The Chrysler 2.2L Engine
(This 2.2L engine history is courtesy of Aaron Karpinski and David Zatz. More information, including some interesting photos and diagrams, can be found at Aaron's Web site and at the Allpar Web site. There is some additional interesting 2.2L history at Gary Donovan's Dodge Garage.)
1981This was the first year for the 2.2L engines. They developed 84 bhp at 4,800 rpm and 111 ft-lbs of torque at 2,800 rpm. These engines gained popularity in the Plymouth TC3 Turismo and Dodge Charger 2.2 and were offered in just about every Chrysler four-cylinder car. They were designed as an alternative to the Volkswagon 1.7L and Mitsubishi 2.6L (which produced 180 bhp in turbo form). The 2.2L featured a cast iron block with aluminum pistons, an overhead camshaft, and valves in an aluminum cylinder head. It also used a Holley two-bbl carburetor, water heated intake manifold with oval ports, and a computer that monitored engine functions and controlled the spark advance.
Basically the same as the '81, but with a slightly different intake manifold, the 2.2L still made 84 bhp. An "electronic feedback" Holley two-bbl carburetor (with a computer-controlled mixture solenoid) was used on all vehicles.
A special turbocharged engine was built and used in Dodge's Turbo Charger pace car, a concept car unveiled at the Detroit Auto Show. This engine featured a Garrett/AiResearch turbo, an Audi Quattro intercooler, and a mechanical fuel injection system by Bosch. The engine was built in a joint operation between Chrysler and SVI Engines and made 175 bhp. Chrysler and PPG also made some turbo pace cars.
A Plymouth Reliant was constructed with a prototype Turbo I engine. Nearly identical to the later production Turbo I (see 1984), this engine had a 6,400 rpm redline and produced 142 bhp at 5,600 rpm and 160 ft-lbs of torque at 3,200 rpm.
The first year for the A511 "G" casting, or "445" cylinder head, with raised "D" shaped ports and slightly more air-flow than the older head. This is considered the best head for performance applications. Piston height was raised 0.030" for an increased compression ratio (9.0:1) and produced 94 bhp.
This was also the first year for the Shelby high-output (HO) engine in the Dodge Shelby Charger. This was the same as the standard engine, but with slightly richer carburetor jets, a 0.030"-milled engine block (10:1 CR), a reprogrammed computer with knock sensor, realigned camshaft, and a chrome valve cover. These changes resulted in 107 bhp.
The A525 five-speed transmission replaced the four-speed in most models, except some Rampage and Scamp pickups.
The standard engine developed 96 bhp at 5,200 rpm. The HO engine produced 110 bhp and was offered in the Dodge Omni GLH.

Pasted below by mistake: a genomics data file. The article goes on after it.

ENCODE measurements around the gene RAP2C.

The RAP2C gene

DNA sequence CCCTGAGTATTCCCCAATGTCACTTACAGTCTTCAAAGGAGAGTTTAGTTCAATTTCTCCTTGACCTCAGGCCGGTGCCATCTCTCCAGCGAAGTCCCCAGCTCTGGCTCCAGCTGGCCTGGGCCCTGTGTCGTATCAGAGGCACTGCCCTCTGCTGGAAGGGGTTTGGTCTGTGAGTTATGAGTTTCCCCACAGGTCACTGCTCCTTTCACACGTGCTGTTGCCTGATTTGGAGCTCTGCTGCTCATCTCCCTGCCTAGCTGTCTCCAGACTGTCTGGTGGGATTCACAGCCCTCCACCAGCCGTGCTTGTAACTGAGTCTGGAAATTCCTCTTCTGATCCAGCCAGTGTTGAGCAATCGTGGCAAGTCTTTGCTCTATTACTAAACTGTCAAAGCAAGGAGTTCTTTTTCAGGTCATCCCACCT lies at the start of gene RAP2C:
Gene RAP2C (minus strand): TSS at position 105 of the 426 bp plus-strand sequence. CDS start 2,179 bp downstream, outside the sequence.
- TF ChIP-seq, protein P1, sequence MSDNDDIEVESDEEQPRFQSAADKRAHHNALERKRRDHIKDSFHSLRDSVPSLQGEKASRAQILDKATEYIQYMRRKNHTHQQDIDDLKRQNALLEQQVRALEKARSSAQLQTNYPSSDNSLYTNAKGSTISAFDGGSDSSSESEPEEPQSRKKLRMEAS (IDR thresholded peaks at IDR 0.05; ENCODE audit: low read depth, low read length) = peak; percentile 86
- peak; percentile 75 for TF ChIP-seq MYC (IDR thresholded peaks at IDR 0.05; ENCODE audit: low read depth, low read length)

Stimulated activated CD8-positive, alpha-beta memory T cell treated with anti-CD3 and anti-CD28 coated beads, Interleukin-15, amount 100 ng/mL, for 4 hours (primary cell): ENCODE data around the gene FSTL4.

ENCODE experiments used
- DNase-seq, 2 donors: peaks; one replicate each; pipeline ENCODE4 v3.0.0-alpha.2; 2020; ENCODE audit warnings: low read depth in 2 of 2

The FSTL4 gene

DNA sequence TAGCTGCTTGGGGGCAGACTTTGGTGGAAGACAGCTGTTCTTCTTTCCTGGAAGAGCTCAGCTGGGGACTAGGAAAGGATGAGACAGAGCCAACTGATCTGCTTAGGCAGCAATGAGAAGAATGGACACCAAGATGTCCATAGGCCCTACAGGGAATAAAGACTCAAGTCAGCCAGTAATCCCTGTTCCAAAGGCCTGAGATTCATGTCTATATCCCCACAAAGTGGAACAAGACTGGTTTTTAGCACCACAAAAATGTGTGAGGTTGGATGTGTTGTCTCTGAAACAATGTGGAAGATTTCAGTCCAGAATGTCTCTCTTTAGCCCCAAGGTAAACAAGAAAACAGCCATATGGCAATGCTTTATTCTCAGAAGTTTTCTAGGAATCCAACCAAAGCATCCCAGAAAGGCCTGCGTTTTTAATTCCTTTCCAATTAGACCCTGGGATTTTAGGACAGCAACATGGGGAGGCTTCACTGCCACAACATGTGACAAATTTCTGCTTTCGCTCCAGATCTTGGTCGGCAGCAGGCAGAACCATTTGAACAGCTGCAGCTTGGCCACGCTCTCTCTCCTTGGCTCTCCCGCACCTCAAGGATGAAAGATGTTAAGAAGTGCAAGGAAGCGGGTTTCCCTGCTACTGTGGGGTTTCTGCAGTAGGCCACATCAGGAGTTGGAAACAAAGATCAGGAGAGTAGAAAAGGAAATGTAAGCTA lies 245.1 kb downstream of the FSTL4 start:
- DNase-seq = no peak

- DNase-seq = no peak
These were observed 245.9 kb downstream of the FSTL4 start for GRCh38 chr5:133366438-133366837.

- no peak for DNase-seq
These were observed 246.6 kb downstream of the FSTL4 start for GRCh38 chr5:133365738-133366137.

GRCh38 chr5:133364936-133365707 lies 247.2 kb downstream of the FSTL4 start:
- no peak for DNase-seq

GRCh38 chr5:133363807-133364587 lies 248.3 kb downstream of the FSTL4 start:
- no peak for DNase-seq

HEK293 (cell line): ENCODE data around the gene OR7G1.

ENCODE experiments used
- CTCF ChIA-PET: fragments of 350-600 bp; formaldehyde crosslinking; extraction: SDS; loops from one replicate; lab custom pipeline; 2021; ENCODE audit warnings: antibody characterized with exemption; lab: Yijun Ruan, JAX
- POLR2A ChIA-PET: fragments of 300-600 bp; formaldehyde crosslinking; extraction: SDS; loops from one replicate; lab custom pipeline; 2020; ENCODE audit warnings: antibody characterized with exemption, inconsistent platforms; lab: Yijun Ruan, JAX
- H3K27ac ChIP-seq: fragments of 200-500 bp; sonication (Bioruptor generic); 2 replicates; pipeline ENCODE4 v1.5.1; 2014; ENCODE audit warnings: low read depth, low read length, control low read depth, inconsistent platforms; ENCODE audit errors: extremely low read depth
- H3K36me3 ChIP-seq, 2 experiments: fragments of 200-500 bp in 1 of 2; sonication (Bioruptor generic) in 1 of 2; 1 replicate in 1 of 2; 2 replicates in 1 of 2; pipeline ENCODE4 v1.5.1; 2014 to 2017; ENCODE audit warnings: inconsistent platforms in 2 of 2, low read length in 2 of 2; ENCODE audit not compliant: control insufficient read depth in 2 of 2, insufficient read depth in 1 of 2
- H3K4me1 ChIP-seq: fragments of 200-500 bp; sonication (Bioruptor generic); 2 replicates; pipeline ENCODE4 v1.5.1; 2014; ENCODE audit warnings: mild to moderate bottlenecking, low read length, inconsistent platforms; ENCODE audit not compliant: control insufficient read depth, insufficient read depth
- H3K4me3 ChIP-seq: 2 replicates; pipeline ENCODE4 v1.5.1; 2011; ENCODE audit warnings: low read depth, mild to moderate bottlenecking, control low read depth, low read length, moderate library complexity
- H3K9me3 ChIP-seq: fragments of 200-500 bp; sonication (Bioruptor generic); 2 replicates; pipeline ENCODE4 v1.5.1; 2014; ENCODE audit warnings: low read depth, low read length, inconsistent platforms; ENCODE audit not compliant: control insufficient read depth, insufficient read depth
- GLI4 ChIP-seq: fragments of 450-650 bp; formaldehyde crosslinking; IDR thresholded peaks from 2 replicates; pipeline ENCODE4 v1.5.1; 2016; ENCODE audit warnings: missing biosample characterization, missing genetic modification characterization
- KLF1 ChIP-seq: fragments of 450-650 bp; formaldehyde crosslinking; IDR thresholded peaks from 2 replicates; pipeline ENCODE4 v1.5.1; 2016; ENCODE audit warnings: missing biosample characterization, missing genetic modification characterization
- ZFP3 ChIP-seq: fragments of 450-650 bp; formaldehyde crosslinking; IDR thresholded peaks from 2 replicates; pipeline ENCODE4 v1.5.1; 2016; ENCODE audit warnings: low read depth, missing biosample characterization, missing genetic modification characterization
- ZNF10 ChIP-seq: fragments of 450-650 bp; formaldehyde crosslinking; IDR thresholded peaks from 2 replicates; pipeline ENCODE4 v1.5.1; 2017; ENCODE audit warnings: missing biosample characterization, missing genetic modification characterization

"Performance" gearing (3.22:1) was available on two-door Chargers and Turismos with auto transmissions.
Most Dodge Rampages and some minivans got the "non-feedback" carburetor.
The single-point throttle-body injection (TBI) engine was introduced, producing 99 bhp at 5,600 rpm. This new engine was offered on all vehicles except the L & K bodies.
1984 was the first production year for the Turbo I engine used in the Dodge Daytona Turbo and producing 142 bhp. It featured Bosch multi-point electronic fuel injection and a Garrett/AiResearch turbocharger (0.42 A/R) with the wastegate set to limit boost to 7 psi. The compression ratio lowered to 8.5:1 (by using dished pistons) to reduce detonation.
The new turbo and TBI engines had two engine control computers, one next to the battery (the power module) and one in the passenger side interior kick panel (the logic module).
Chrysler offered the HO engine in any Charger or Turismo with a five-speed manual transmission. A few Omnis and Horizons got them, as well.
The two-bbl intake manifold was changed to a design with a built-in hot water box under it, replacing the previous manifold which had a removable water box.
The Turbo I engine made 146 bhp and featured a computer-controlled wastegate set at 7 psi. There was a "transient boost system" that allowed 9 psi for a short period. The turbo engine became standard in the Shelby Charger and optional in the Omni GLH.
Chrysler made a 16-valve DOHC version of the turbo 2.2L that was designed for use in their 4x4 Dodge Daytona project. These engines were actually slated for production in turbo and regular fuel-injected form, but only a handful were produced. They featured a Hans Herman 16-valve head, custom intake and exhaust manifolds, a garret turbocharger set at a maximum of 10 psi, and produced 225 bhp without an intercooler. "Shelby" versions produced 340 bhp with a special "knife-edge" crank, ported head with larger valves, a 60 mm throttle body, and 20 psi of boost.
In mid-1985 the head bolt size was changed to 11 mm, connecting rod bolts enlarged, and the engine now used eight crankshaft bolts instead of six.